Afghan Aid Money Spent on High Salaries

After class today I spoke with a student who is interested in working in the humanitarian field after graduation.  Given that I had acquired some experience working for humanitarian organizations before heading to graduate school, I was able to impart some words of wisdom.  While I enjoyed my time working for humanitarian NGOs, I did find that it was very easy to get frustrated and become cynical.  Here’s a story from the Associated Press that reminded me of some of the reasons that I stopped working for humanitarian organizations (I encourage you to read the whole report):

afghan_woman_usaid.jpg KABUL, Afghanistan – Too much money meant for Afghanistan aid is wasted, with a vast amount spent on foreign workers’ high salaries, security and living arrangements, according to a report from humanitarian groups published Tuesday.

The prospects for peace in Afghanistan are being undermined because Western countries are failing to deliver on aid promises — and because much of the aid money they do send is going to expatriate workers, according to the Agency Coordinating Body for Afghan Relief, an alliance of 94 international aid agencies.

Since 2001, the international community has pledged $25 billion in help but has delivered only $15 billion, the alliance said. Of that $15 billion, some 40 percent of it — or $6 billion — goes back to donor countries in corporate profits and consultant salaries, the report found.

“A vast amount of aid is absorbed by high salaries, living, security, transport and accommodation costs for expatriates working for consulting firms or contractors,” the report said. The costs are increasing with a recent deterioration in security, it said.

The cost of a full-time expatriate consultant working in Afghanistan is around $250,000, according to the group.

This is some 200 times the average annual salary of an Afghan civil servant, who is paid less than $1,000″ per year, the report said.

Amy Frumin, an international affairs fellow with the Council on Foreign Relations who spent a year in Afghanistan as an officer on a U.S. Agency for International Development reconstruction team, said blaming high expat salaries is unfair.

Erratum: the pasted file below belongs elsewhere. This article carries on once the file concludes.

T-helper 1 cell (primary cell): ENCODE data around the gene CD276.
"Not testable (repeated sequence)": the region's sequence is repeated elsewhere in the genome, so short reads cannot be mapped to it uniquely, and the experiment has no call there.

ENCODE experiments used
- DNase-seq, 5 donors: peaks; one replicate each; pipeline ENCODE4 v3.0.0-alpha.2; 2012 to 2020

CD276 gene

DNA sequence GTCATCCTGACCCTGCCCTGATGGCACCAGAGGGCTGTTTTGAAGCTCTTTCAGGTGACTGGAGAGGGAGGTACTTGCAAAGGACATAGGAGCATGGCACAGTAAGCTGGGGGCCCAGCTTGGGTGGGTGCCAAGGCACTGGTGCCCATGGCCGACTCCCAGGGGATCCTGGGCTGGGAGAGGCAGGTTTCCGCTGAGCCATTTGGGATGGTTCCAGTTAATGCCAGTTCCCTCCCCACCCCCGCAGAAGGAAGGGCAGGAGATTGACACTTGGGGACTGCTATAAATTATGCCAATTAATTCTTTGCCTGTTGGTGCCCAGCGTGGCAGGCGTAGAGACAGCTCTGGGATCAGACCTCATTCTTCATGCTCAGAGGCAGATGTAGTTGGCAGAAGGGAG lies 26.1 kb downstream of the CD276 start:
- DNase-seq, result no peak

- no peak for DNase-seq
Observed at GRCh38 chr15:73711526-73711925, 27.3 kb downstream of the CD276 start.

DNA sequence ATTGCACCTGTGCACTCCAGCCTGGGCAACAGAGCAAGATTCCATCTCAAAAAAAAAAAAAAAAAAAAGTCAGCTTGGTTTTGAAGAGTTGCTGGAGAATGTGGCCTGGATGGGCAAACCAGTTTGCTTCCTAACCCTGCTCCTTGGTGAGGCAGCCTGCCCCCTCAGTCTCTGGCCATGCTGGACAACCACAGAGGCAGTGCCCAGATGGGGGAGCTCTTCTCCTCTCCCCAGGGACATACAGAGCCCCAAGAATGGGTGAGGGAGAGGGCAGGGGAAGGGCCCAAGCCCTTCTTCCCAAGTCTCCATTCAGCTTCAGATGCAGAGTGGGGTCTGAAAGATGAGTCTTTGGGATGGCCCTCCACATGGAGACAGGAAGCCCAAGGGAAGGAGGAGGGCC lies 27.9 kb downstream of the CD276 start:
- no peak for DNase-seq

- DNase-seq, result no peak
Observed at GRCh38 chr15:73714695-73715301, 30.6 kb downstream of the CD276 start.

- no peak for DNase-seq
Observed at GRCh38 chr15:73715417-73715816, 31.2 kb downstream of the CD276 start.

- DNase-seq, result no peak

“You have to pay them good money to do that. They’re still having trouble finding people to fill these positions. It’s a dangerous place. Not many people are willing to risk their limbs,” she said.

Meet the Captain of Afghanistan’s National Women’s Soccer Team

A former student of mine in Intro to Comparative Politics has sent me a link to a story on a high school student in New Jersey, who also happens to be an Afghani immigrant and the captain of Afghanistan’s women’s national soccer team.  Her story is fascinating and mirrors that of my former student and other young Afghani women who have overcome tremendous obstacles to pursue their educational dreams here in the United States and other western countries.   From the article:

afghan_soccer_captain.jpgBLAIRSTOWN, N.J. — In world religion class, Shamila Kohestani is neither the adolescent who defied the Taliban in Afghanistan nor the symbol of liberation that shared the stage with stars from Hollywood and sports at the 2006 ESPY Awards. She is a teenager whose lips move as she takes notes, and whose list of words to look up grows exponentially each minute, each hour and each day.

Some of her classmates at Blair Academy here know that Kohestani, 19, is the captain of the Afghanistan national women’s soccer team. Some are aware that she is Muslim. Most know her only as the striking young woman who is eager to stock her iPod with any kind of music they recommend.

Until recently, they had no idea of what Kohestani has already endured in her short life. The music that some of them take for granted is a luxury to her; the classwork they grumble about is a privilege…

…When the Taliban ruled Afghanistan from 1996 to 2001, Kohestani and her six sisters were virtually confined to their small home in Kabul. They were not allowed to attend school or work, and when they appeared in public, they had to be covered in a burqa.